The Unfinished Project of the Arab Spring:
Why “Middle East Exceptionalism” is Still Wrong
University of Alberta, Edmonton, Canada
KEYNOTE AND DISTINGUISHED SPEAKERS:
For more information visit the Keynote and Distinguished Speaker page
Four years after the recent revolutions/social movements (2011-12) in the Middle East and North Africa (MENA), the region is caught between a number of rocks and many hard places. The rise of ISIS in Iraq and Syria, the return of a military regime in Egypt, the breakout of proxy/civil war in Syria and Yemen, and the chaos and collapse of the Libyan polity have largely replaced hope with despair, and excitement with resentment. Is the Middle East exceptionally immune to democratic movements, values and institutions?
This interdisciplinary international conference is an attempt to examine why and how the MENA region is not immune to democratic social movements. We propose that these revolutions were indicative of deep-rooted socio-cultural and structural transformations in contemporary MENA; they symbolized a popular quest for human dignity, social justice and freedom. The genie is out of the bottle and more progressive changes have yet to come. The contemporary social movements in MENA are open-ended and unfinished projects.
The conference and the subsequent publications aim to study these movements and their aftermath with an eye to the socio-political opportunities and potentials for progressive change they left behind. We will examine the local, regional and global impediments to grassroots democracy in the region. We will problematizes the impact of global and regional politics, political economy, post-colonial condition, and socio-cultural factors – gender, ethnicity, class, and religion – on the rise and the current crisis of contemporary social movements in the region. The conference is an attempt for theorizing/problematizing these uprisings and imagining an alternative perspective for the future of popular and progressive social movements in MENA.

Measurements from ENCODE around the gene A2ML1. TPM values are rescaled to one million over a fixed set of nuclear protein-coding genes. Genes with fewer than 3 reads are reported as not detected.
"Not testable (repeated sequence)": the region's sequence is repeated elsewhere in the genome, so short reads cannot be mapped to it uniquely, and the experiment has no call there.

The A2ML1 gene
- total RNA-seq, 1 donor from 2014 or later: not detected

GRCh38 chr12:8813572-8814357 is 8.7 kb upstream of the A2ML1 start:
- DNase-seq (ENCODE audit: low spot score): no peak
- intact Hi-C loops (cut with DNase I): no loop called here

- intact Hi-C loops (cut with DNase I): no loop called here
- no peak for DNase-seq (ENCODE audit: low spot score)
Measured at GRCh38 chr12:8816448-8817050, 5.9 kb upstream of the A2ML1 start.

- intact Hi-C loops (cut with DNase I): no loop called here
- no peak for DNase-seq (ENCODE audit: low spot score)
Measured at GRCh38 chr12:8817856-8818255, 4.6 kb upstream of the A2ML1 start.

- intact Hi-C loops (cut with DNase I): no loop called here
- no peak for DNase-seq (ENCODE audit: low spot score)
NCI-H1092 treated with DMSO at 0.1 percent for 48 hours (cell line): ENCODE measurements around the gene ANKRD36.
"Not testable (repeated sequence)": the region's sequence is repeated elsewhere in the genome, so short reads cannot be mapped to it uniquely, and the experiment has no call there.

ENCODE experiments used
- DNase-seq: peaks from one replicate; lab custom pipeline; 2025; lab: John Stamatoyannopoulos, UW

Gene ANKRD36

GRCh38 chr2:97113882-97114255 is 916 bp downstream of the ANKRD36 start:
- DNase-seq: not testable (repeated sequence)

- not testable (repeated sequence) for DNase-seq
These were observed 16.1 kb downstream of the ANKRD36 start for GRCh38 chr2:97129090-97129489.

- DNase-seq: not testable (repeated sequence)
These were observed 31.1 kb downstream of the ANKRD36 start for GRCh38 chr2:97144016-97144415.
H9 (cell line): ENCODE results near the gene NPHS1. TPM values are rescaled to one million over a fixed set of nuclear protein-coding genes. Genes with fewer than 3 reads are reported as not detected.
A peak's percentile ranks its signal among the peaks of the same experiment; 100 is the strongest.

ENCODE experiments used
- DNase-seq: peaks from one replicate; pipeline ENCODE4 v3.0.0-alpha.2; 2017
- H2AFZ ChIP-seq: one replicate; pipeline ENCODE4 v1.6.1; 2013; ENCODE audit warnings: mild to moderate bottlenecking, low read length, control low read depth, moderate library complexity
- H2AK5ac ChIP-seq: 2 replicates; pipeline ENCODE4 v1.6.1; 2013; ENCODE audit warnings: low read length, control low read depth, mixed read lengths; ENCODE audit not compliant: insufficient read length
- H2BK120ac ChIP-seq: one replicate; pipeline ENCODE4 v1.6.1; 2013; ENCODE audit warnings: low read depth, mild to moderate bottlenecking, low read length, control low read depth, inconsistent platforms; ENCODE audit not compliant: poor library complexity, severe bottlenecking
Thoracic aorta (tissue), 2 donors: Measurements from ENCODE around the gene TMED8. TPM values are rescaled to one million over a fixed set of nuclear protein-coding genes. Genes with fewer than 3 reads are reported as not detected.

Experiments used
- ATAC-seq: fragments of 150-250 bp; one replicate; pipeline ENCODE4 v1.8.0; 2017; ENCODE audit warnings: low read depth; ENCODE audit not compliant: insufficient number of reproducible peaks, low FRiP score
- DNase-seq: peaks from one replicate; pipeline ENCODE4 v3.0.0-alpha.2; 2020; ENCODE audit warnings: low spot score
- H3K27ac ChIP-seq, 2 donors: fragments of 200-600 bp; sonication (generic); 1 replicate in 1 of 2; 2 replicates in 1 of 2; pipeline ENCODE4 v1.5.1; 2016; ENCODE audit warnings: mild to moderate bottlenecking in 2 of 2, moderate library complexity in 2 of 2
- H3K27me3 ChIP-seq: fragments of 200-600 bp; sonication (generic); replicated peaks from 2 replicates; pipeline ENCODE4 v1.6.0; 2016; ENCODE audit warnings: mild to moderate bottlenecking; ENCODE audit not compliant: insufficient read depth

1. “The Quiet Encroachment” of the counterrevolutionary forces: Why are the ancient forces coming back?
2. Social Movements in MENA: Is the “Return of the Repressed” Possible?
3. What the liberal and the Left-wing forces could have done to prevent the crisis in the MENA social movement
4. Problematizing the faults and failure of Islamist forces in MENA social movements
5. The myth and reality of Army as a “midwife” of MENA social movements
6. Is the “Post-Islamist turn” over?
7. Are contemporary social movements in MENA open-ended/unfinished projects?
8. “Muslim/Middle East Exceptionalism”, Islamophobia and the West: Past and present
9. Impact of global/regional politics on the rise and crisis of the MENA social movements
10. Political economy of the MENA social movements (The Arab Spring, Iran’s Green Movement, Turkey's Gezi Park Movement)
11. Political economy of Islamism
12. Gendering the MENA Social Movements: The question of women, LGTB, etc.
13. The MENA social movements and minorities (religious, ethnic, etc.)
14. Postcolonial critique of the implementation of R2P in Libya
15. Postcolonial critique of the rise of ISIS in Iraq and Syria
Please send abstracts (200-300 words) along with a short biography (100 words) to: <upasconference@ualberta.
ca>. Please include the title of your paper, your name and affiliation. Submissions are due by June 01, 2015. Selected proposals will be notified by .
A selection of papers presented at the conference will be published in a peer-reviewed edited volume by a prestigious press. We do welcome original research and contributions on the themes of the conference from various academic disciplines.
A final draft of selected papers is to be submitted within two months after the conference – .
Should you have any questions or require more information, please contact us at: <firstname.lastname@example.org>. Or visit the conference website: <https://upasconference.